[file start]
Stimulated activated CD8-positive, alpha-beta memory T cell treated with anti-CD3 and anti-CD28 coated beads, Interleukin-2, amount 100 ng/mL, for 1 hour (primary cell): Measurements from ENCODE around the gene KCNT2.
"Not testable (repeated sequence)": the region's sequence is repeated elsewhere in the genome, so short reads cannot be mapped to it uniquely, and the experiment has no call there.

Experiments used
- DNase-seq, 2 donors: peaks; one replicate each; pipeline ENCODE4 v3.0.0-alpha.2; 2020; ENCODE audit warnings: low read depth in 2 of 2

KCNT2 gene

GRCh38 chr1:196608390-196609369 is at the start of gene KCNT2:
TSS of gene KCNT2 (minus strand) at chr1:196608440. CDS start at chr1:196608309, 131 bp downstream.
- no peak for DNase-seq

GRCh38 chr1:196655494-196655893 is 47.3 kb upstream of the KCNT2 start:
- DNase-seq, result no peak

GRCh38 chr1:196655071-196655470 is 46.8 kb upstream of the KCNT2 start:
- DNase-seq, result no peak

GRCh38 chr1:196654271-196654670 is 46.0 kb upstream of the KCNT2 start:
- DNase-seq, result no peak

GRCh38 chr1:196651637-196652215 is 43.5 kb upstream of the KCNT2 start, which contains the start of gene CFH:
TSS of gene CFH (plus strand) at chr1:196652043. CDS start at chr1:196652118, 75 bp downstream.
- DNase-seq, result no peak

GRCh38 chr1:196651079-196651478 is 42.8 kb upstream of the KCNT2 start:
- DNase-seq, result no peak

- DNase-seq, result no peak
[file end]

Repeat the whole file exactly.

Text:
Stimulated activated CD8-positive, alpha-beta memory T cell treated with anti-CD3 and anti-CD28 coated beads, Interleukin-2, amount 100 ng/mL, for 1 hour (primary cell): Measurements from ENCODE around the gene KCNT2.
"Not testable (repeated sequence)": the region's sequence is repeated elsewhere in the genome, so short reads cannot be mapped to it uniquely, and the experiment has no call there.

Experiments used
- DNase-seq, 2 donors: peaks; one replicate each; pipeline ENCODE4 v3.0.0-alpha.2; 2020; ENCODE audit warnings: low read depth in 2 of 2

KCNT2 gene

GRCh38 chr1:196608390-196609369 is at the start of gene KCNT2:
TSS of gene KCNT2 (minus strand) at chr1:196608440. CDS start at chr1:196608309, 131 bp downstream.
- no peak for DNase-seq

GRCh38 chr1:196655494-196655893 is 47.3 kb upstream of the KCNT2 start:
- DNase-seq, result no peak

GRCh38 chr1:196655071-196655470 is 46.8 kb upstream of the KCNT2 start:
- DNase-seq, result no peak

GRCh38 chr1:196654271-196654670 is 46.0 kb upstream of the KCNT2 start:
- DNase-seq, result no peak

GRCh38 chr1:196651637-196652215 is 43.5 kb upstream of the KCNT2 start, which contains the start of gene CFH:
TSS of gene CFH (plus strand) at chr1:196652043. CDS start at chr1:196652118, 75 bp downstream.
- DNase-seq, result no peak

GRCh38 chr1:196651079-196651478 is 42.8 kb upstream of the KCNT2 start:
- DNase-seq, result no peak

- DNase-seq, result no peak